Top things to know
Most people who stop taking birth control to try to get pregnant are successful within the first year
For some types of birth control, there can be a temporary delay in getting pregnant
The delay one may experience depends on the method
To get pregnant, you need to have sex in the “fertile window” of your cycle
Many of us spend years of our lives using birth control. But what happens if you decide you’d like to conceive? In this article, we will review the different kinds of birth control and what happens when you stop using them to try to get pregnant.
Will hormonal birth control affect my ability to become pregnant in the future?
No; most people who stop using any type of birth control become pregnant within a year of stopping. And, after two years, there isn’t a difference in the ability to conceive, between those who stop using hormonal birth control and those who stop using other methods, like condoms (1,2).
How long does it take to get pregnant after stopping hormonal birth control?
Because hormonal birth control affects the reproductive cycle, it can temporarily delay how long it takes to get pregnant. The number of months it takes to get pregnant after going off your hormonal birth control depends on the specific method you were using.
Getting pregnant after going off the shot, for instance, may take longer than getting pregnant after removing an IUD.
Below, we use research findings to break down the numbers on how long it takes for a person in their mid-20s to early 30s to become pregnant, for each type of hormonal contraceptive method. For reference, it takes people who are around that age an average of four months to become pregnant once they stop using barrier methods like condoms, or behavioral methods like natural family planning. (One study showed that 68% of these people conceive in three months, 81% conceive in six months, and 92% conceive in twelve months.) (3,4).
Hormonal IUDs are inserted into the uterus and release progestin (5). It takes an average of four months to get pregnant after the removal of a hormonal IUD (6).
38% to 43% of people conceive within 3 months
56% to 65% of people conceive within 6 months
79% to 96% of people conceive within 12 months (7,8).
The copper IUD is non-hormonal, so users tend to experience a faster return to fertility.
50% and 58% of people conceive within 3 months
72% to 75% of people conceive within 6 months
71% to 91% of people conceive within 12 months (1,6,9).
Combination pills contain a combination of the hormones estrogen and progestin (10). People who stop taking combination pills take an average of eight months to get pregnant (4).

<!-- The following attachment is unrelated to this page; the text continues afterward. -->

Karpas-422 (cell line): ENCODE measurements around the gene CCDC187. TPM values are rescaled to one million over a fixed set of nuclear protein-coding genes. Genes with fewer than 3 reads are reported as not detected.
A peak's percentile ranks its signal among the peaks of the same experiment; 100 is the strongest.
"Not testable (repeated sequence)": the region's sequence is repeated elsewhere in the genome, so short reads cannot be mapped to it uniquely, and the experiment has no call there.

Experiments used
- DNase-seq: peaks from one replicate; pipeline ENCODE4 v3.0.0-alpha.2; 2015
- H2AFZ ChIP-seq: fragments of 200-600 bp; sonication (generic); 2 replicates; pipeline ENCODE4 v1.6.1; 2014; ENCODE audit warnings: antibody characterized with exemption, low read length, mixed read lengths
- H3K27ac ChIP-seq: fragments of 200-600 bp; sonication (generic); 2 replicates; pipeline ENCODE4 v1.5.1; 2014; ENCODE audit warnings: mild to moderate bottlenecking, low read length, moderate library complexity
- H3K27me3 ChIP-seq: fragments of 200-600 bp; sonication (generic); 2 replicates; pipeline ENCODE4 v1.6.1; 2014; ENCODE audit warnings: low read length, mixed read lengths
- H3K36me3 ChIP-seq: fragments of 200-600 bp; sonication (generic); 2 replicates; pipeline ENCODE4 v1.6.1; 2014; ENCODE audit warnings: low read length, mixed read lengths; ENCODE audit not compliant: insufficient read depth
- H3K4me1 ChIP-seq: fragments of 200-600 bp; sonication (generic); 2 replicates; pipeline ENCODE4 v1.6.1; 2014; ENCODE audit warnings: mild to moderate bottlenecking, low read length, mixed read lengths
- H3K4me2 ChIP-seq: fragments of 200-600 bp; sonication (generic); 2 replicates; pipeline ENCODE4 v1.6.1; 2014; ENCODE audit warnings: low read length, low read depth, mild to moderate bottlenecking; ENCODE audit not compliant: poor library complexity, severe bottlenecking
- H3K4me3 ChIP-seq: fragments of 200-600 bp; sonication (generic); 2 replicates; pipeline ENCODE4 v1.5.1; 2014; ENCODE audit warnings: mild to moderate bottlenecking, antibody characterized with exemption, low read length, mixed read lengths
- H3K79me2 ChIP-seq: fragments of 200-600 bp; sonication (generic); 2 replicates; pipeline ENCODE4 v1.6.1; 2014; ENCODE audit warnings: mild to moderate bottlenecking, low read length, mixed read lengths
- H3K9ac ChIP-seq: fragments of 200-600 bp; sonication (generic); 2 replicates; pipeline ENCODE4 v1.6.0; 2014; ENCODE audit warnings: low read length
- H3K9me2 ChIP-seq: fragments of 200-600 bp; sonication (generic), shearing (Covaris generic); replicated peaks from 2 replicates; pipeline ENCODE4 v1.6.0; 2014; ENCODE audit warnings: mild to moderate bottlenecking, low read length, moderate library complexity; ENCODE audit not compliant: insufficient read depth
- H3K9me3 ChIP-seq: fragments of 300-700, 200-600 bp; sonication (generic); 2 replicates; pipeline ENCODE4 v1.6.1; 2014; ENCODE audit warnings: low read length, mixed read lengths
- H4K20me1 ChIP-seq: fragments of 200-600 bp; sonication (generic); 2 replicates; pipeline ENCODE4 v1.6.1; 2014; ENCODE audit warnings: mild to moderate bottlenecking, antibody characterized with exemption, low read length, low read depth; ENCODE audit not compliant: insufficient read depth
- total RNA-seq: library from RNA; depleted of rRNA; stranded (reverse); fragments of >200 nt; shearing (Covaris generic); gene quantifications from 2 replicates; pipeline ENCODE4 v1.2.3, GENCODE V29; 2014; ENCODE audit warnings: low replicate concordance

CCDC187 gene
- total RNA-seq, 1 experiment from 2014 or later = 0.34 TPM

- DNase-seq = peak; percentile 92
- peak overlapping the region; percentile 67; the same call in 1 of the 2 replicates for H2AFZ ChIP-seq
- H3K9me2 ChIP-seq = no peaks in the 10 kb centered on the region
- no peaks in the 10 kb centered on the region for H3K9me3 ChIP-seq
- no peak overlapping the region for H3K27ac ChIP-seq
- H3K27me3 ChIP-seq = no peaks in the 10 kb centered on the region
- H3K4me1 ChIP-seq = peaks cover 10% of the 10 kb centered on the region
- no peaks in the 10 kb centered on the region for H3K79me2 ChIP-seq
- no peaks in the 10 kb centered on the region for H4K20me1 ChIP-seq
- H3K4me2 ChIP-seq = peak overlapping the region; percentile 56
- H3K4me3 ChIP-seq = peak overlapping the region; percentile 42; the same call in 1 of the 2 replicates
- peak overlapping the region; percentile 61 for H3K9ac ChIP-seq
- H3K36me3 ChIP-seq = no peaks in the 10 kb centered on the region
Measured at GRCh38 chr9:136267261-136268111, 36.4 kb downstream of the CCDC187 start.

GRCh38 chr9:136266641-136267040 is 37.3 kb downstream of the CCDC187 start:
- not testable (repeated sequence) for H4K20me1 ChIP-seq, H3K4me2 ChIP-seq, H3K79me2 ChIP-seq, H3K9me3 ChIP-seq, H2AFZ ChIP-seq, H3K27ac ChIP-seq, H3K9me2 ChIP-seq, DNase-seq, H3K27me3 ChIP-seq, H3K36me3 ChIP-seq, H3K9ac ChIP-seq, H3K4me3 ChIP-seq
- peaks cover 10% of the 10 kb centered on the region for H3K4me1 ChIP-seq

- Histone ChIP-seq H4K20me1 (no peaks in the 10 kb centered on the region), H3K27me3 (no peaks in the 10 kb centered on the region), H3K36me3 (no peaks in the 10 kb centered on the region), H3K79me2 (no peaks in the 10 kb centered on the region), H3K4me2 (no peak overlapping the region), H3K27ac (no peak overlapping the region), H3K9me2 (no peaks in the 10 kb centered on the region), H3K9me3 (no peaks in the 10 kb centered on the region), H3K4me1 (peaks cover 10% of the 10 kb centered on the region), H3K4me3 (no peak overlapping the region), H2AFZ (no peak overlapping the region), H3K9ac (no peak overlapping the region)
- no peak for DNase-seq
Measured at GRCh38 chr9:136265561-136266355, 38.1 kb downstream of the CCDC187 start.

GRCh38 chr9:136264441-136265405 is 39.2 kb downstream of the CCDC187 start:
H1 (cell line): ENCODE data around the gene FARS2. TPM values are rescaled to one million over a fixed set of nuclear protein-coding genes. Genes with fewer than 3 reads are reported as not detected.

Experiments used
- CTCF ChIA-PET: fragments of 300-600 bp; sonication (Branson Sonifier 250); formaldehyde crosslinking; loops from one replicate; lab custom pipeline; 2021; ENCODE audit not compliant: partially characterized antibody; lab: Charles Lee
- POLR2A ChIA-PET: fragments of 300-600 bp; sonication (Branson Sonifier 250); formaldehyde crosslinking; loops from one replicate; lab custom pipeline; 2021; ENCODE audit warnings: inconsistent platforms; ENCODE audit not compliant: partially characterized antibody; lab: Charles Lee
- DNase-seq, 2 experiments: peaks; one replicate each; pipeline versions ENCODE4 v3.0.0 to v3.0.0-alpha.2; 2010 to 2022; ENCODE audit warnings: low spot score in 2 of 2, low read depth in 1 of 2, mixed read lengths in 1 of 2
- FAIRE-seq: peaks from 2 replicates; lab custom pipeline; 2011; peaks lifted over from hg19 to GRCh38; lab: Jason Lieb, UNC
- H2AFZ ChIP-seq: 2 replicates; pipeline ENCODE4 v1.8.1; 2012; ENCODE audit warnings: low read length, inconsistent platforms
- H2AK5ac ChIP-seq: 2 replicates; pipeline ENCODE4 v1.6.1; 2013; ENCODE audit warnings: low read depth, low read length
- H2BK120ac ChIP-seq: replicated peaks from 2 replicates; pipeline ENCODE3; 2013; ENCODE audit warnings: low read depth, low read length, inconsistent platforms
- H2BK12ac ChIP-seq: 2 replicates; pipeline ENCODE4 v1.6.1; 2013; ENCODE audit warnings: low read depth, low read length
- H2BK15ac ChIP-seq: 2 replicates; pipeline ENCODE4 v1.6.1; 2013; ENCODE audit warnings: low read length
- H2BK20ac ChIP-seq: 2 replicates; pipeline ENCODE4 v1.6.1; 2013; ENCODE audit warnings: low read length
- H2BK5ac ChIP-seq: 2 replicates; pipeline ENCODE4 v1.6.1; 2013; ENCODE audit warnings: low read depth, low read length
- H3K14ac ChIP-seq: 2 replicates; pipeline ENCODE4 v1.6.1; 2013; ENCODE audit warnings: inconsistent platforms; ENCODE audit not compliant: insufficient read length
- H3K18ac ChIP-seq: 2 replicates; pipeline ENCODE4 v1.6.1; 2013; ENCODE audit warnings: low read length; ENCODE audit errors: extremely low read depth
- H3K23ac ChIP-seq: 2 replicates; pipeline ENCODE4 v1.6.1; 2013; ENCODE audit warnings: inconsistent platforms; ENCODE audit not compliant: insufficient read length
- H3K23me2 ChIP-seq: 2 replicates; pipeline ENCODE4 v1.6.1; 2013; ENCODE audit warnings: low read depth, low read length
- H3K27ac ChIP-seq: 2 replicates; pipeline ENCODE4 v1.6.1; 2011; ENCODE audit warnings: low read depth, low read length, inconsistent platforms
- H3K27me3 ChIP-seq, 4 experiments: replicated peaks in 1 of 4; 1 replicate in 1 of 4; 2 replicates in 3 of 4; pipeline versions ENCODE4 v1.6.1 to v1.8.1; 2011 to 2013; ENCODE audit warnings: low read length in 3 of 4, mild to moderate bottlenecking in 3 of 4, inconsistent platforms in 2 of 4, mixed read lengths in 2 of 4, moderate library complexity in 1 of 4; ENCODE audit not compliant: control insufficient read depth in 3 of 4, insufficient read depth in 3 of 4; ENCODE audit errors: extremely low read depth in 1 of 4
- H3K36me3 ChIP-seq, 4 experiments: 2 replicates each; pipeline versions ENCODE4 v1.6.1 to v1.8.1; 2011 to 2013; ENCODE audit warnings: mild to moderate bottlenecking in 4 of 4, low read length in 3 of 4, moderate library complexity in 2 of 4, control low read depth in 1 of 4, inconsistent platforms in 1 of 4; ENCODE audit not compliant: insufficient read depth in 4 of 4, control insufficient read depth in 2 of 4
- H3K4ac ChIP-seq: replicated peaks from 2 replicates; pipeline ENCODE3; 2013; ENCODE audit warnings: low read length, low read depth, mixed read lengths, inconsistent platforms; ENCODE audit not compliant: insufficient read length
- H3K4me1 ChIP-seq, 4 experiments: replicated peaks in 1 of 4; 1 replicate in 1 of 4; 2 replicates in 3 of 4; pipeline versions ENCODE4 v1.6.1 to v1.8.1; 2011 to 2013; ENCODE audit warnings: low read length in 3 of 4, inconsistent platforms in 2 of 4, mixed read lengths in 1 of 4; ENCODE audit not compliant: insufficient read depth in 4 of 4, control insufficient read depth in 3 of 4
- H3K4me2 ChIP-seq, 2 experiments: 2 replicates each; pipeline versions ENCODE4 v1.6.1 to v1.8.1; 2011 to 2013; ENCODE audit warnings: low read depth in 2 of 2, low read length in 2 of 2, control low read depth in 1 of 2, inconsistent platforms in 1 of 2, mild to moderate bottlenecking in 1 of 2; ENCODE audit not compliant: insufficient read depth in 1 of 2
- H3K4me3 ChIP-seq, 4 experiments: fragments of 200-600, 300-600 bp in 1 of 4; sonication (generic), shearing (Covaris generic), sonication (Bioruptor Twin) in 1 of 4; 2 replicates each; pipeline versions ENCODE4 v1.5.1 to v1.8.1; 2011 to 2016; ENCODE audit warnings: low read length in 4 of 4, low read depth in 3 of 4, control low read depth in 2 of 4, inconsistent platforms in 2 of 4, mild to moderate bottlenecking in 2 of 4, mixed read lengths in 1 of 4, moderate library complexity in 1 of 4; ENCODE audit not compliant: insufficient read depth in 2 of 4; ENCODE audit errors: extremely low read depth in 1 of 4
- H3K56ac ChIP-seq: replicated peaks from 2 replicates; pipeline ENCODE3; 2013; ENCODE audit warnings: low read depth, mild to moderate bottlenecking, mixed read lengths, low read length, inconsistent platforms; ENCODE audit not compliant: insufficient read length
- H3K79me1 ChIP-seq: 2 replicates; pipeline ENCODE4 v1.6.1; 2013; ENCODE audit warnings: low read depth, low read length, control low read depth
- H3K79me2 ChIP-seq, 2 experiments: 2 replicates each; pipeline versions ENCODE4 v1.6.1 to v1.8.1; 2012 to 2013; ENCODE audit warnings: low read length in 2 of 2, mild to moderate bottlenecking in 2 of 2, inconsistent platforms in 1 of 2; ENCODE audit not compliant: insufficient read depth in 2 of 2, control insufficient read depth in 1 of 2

52 to 57 percent of people conceive in 3 months
71 to 83 percent of people conceive in 6 months
77 to 94 percent of people conceive in 12 months (5,11,12).
Injectable birth control contains progestin with or without estrogen and, depending on the specific type, is taken every one to three months (13). It can take an average of 5 to 9 months to get pregnant once you skip a shot to try and conceive. So, if you usually take a shot every 3 months, it would take about 8 to 12 months after the last shot you took to get pregnant (4,10).
Counting from the date of the first skipped shot:
23% to 35% of people conceive in 3 months
52% to 59% of people conceive in 6 months
77% to 82% of people conceive in 12 months (10,14,15).
Within two years of stopping the shot, about 92% of people will conceive (10,15).
Birth control implants are inserted under the skin and release progestin (16). After removing an implant, it takes an average of 3 to 8 months to get pregnant (1).
38% to 50% of people conceive within 3 months
63% to 77% of people conceive within 6 months
77% to 86% of people conceive within 12 months (17–20).
Two years after the implant is removed, about 90% of people will conceive (18–20).
Progestin-only Pills, The Ring & The Patch
There is not a lot of research about these types of birth control. In one study, people who stopped taking progestin-only pills took about as long to get pregnant as those who stopped using condoms (4).
Does using emergency contraception (the morning after pill) affect my future fertility ?
According to the World Health Organization, taking emergency contraceptive pills does not affect the ability to get pregnant in the future (21).
If I had my tubes tied, can I still get pregnant if I want to?
Getting your tubes tied (tubal ligation) is designed to be permanent. If you want to try and get pregnant, it is possible to have the procedure reversed. In general, research suggests 31% to 90% of those who have the procedure reversed will be able to become pregnant and depending on how the tubes were tied in the first place, how long it has been since they were tied, and how damaged the tubes are (22). Another option for pregnancy after getting your tubes tied is in vitro fertilization (IVF) (23).
What if I stopped using birth control and still haven’t gotten pregnant?
First, remember that to get pregnant, you need to have sex in the fertile days of your cycle (you can use Clue to track your cycle regularity, cycle length, basal body temperature, and cervical fluid to help figure out when your fertile days are) (24). A common rule of thumb is that if you are consistently having sex in the fertile window and haven’t gotten pregnant within a year (or six months if you’re over the age of 35), you should consider checking in with your healthcare provider (24).